The gap isn't entirely Scott's fault. He can't give his schools the huge alumni bases Big Ten schools have. Nor can he make Pac-12 fans care as passionately about their schools' athletic programs as SEC fans care about theirs. But just as the blame for the satellite camp vote falls on UCLA's Guerrero, the blame for this predicament will fall squarely on Scott.
That blame was tossed around in private before last Wednesday night. Don't be shocked if it becomes much more public following Scott's decision to throw Guerrero under the bus.
A random ranking
Here are my top 10 Prince songs. Rest in peace, purple one.
1. "I Could Never Take The Place Of Your Man"*
2. "Darling Nikki"
3. "Little Red Corvette"
4. "Purple Rain"
5. "When Doves Cry"
6. "Diamonds and Pearls"
7. "I Would Die For U"
8. "Let's Go Crazy"
10. "I Wanna Be Your Lover"
*Prince might have made sonically superior songs—though apparently this one is technically quite amazing—but this will always be my favorite. Back in the days before satellite radio, podcasts and Spotify, my old Toyota Corolla and I had to make some very long drives on a regular basis. In those times when I was tired and couldn't find a decent station, I knew I could crank up Prince meeting a woman on the rebound in a bar at 10:35 on a lonely Friday night. That song would always wake me up and keep me going.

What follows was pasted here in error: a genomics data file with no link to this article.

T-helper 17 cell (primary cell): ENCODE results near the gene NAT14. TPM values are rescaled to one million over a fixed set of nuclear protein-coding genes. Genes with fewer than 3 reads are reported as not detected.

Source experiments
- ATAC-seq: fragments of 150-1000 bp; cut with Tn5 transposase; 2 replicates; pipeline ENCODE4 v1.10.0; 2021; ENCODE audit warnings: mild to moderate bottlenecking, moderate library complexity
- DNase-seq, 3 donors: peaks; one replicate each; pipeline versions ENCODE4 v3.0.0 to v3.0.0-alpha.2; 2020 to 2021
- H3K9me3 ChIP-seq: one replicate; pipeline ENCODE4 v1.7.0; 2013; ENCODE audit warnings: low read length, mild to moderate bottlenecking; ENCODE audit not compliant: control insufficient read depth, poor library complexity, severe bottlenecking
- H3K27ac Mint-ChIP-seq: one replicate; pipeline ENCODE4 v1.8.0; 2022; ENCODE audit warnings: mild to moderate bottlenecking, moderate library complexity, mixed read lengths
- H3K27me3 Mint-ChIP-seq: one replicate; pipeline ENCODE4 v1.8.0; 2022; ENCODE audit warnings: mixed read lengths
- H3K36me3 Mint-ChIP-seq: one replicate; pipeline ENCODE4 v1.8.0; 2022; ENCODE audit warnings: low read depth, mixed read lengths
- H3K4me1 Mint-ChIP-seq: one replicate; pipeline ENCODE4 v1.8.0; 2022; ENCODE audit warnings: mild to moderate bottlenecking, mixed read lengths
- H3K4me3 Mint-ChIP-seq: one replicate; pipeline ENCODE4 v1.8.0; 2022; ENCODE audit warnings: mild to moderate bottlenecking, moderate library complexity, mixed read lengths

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1. As mentioned above, the NCAA Division I Board of Directors is likely to revisit the satellite camp ban this week. No one voting on the ban apparently thought of the potential consequences for recruits if Group of Five coaches weren't allowed to work Power 5 camps—something both groups want—so it would not be the least bit shocking if the ban gets tossed. The leagues that want a ban would then be asked to go back and write a more carefully worded rule.
If that happens, the coaches who were planning satellite camps will probably reinstate those plans. That includes Arkansas coach Bret Bielema, who planned to have coaches work camps at Florida International, Rutgers and a few other schools. The Razorbacks also had preliminary plans to hold a camp at Cowboys Stadium. Cowboys owner Jerry Jones is an Arkansas alumnus. "I was shocked by [the ruling] the other day," Bielema told Jack Arute and me Friday on SiriusXM's College Sports Nation. "We were ready to rock 'n' roll. I was kind of in favor of them."
Bielema also provided a little backstory for how the satellite camp issue has evolved. If you've been reading this space, you already know the first Power 5 staff to think of teaming with a lower-level school in a recruit-rich state was Oklahoma State's, which partnered with Division III power Mary Hardin-Baylor to work camps in Texas. It was Bielema who took brochures from those camps to the SEC's spring meetings in Destin, Fla., a few years ago to let conference coaches know about the practice. (Given Arkansas's location, Bielema's intent was likely to convince the SEC to change its rule so Razorbacks coaches could fan out.) At the time, James Franklin was the coach at Vanderbilt. The next year, he had moved to Penn State. Franklin's Nittany Lions staff began working camps in Georgia and Florida. When Jim Harbaugh arrived at Michigan, he saw what the Penn State coaches were doing and decided to build on it.
And here we are.